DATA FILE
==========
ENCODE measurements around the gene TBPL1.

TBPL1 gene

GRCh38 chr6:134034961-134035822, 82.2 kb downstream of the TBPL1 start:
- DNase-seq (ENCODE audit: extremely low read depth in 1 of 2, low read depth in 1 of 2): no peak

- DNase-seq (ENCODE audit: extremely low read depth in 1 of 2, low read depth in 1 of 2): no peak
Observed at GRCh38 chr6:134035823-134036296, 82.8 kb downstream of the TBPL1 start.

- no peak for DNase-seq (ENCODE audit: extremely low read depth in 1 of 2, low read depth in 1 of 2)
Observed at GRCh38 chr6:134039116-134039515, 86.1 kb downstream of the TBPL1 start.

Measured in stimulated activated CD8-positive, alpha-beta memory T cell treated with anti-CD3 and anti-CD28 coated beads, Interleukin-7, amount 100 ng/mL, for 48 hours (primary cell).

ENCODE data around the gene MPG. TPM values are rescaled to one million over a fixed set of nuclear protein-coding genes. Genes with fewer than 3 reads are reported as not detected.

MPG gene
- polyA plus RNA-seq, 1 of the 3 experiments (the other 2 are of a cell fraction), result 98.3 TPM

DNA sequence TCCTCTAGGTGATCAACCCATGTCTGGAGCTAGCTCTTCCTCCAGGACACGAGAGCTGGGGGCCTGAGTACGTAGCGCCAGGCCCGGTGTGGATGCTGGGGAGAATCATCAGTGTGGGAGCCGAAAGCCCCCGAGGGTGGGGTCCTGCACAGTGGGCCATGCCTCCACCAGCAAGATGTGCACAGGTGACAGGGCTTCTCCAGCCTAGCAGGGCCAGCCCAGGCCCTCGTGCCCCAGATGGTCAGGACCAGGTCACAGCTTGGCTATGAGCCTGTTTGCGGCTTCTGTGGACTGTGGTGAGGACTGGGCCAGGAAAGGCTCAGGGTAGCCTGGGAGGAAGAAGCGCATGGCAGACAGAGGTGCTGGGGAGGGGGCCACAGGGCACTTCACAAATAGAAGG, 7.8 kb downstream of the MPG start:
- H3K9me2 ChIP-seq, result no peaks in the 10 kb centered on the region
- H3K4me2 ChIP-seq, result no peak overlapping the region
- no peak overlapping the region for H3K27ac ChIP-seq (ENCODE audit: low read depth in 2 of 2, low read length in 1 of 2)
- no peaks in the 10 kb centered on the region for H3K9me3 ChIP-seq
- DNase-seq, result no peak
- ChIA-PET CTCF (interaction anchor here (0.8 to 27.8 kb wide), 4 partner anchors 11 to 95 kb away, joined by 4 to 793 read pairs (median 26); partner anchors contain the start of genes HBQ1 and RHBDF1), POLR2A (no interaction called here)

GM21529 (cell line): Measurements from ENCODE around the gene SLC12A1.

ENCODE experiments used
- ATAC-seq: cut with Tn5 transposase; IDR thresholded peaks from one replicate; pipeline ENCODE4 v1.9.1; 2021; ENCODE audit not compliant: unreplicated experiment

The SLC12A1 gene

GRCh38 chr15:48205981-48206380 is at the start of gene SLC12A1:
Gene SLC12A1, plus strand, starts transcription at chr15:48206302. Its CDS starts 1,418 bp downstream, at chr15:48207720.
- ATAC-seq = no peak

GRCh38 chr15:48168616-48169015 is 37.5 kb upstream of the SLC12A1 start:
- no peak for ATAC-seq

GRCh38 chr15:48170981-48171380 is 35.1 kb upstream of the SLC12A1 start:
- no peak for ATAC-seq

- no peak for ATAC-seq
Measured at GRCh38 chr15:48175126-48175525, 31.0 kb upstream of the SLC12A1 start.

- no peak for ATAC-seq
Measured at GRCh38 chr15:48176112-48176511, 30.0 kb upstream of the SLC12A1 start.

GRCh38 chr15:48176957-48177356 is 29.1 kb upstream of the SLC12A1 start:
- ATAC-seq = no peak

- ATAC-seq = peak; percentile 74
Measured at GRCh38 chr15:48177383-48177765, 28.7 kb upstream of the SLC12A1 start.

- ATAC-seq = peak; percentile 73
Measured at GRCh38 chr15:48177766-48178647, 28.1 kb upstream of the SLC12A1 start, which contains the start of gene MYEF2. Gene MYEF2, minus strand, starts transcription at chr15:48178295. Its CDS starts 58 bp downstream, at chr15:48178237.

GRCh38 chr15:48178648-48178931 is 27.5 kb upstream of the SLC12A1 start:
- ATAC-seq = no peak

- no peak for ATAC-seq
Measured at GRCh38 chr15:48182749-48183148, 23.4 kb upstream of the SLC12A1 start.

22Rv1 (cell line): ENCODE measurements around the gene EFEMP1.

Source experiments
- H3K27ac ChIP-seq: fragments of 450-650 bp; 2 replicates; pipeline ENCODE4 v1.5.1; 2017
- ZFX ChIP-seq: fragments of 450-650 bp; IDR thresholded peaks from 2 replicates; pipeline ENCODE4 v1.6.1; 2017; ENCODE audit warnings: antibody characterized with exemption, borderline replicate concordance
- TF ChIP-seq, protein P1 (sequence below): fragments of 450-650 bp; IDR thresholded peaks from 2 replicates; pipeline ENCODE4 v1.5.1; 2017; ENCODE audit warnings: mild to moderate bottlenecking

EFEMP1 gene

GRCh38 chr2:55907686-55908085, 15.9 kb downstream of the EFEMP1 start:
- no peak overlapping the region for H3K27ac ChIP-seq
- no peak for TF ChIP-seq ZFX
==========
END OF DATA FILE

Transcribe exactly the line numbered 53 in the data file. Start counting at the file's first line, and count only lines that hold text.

- no peak for TF ChIP-seq ZFX